It was 2008 and Jacob Harris was on a tour of college campuses. He had visited Humboldt State and Chico State and they were all nice and lovely, each campus tour guide quick to point out famous alumni as well as iconic buildings and professors of high academic distinction. When Harris began his tour at SSU, he never forgot the first thing out of the man's mouth as he tried to sell Sonoma State.
"Larry Allen went to school here," the tour guide told the group.
That was the very, very first thing the tour guide said, remembered Harris, now a senior majoring in business at SSU. Harris not only was struck with the placement of Allen above all of SSU's marketable attributes, but it was the way the tour guide said it. With conviction, pride and a certainty that Allen's two years at the Rohnert Park campus (1992-1993) would be forever a lure impossible for undecided students to resist.
"Yes," Harris said Saturday night, "I am a little star struck."
Harris indeed had big eyes when Allen — named last week to Pro Football's Hall of Fame — walked into the VIP tent adjacent to the gym. It was Pack The Den, an athletic fund raiser. SSU would play Chico State and the hook to the evening was Allen, viewed as the best offensive guard in NFL history, the strongest player to ever play the game and, as John Madden once said, quite possibly the greatest offensive lineman in league history.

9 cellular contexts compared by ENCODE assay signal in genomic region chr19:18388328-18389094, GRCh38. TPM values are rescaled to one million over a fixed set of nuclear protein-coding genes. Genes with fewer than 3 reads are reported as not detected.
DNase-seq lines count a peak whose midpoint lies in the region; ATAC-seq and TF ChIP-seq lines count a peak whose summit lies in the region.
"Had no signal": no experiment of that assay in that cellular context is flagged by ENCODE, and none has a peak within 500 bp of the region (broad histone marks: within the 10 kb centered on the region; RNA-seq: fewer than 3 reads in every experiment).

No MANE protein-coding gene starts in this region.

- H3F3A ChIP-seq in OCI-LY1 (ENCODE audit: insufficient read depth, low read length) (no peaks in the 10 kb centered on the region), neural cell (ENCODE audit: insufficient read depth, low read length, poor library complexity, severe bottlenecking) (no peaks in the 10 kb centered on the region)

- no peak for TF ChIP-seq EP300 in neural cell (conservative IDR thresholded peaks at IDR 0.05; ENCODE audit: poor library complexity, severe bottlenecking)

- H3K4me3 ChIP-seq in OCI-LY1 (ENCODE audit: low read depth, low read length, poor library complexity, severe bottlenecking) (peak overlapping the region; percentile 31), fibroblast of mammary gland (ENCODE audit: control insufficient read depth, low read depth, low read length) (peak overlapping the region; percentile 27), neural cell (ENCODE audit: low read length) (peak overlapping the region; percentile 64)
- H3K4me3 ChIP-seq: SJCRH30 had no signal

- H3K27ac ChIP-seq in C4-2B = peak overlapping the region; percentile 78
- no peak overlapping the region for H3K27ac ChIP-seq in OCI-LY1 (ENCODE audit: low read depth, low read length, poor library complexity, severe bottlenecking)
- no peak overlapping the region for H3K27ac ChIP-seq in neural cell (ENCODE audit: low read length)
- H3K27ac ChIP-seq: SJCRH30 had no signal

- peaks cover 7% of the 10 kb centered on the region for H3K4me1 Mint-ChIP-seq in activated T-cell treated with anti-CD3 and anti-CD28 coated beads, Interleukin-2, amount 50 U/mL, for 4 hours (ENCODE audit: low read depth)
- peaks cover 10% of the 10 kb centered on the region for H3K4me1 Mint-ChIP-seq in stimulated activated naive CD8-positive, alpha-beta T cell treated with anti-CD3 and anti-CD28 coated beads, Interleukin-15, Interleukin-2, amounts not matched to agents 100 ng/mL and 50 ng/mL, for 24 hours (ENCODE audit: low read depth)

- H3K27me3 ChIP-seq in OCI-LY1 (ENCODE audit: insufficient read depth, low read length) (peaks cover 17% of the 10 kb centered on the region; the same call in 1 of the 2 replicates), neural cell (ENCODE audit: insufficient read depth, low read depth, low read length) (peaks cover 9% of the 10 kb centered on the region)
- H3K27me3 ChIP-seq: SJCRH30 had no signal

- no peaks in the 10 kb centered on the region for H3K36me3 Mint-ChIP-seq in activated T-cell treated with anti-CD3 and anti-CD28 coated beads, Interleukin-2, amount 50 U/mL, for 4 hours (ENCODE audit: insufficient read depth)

To Harris, Allen is more myth than man. Harris was only a year old when Allen last played for the Cossacks, now the Seawolves. The stories of Allen's ability while at SSU — he once blocked a player from Portland State so hard the player flew in the air from the hash mark and landed on the sidelines — elevate the awe factor among those seeing Allen in person for first-time.
They had to be stunned by what they saw Saturday night. Allen did not dress, act or talk like a NFL superstar. He wore all black, shirt, pants and shoes. He had a nice watch on his right wrist but he otherwise had no bling, certainly no swagger. Unlike the typical NFL super star whose apparel and attitude scream "Look At Me!", Allen went in the other direction: "Look Past Me."
"You would never know he played football," said Tim Burrell, 69, a semi-retired sales manager for a medical company and long-time Allen friend. "You have to grind it out of him. He is as shy as he is big."
Allen is 6-foot-3, 330 pounds but the all-black ensemble concealed his size. To a point. A look at his shoulders from the back revealed something like a very-wide piano bench under that shirt. It was massive, the kind of massive that overwhelms because the feeling of largeness is everywhere.
"Those shoulders would stop a truck," Burrell said. "I always worried that Larry would kill someone playing Division 2 football."
Because of his size — he had about the same dimensions on the SSU campus as he did later with the Dallas Cowboys — the first impression of Allen could set you back on your heels.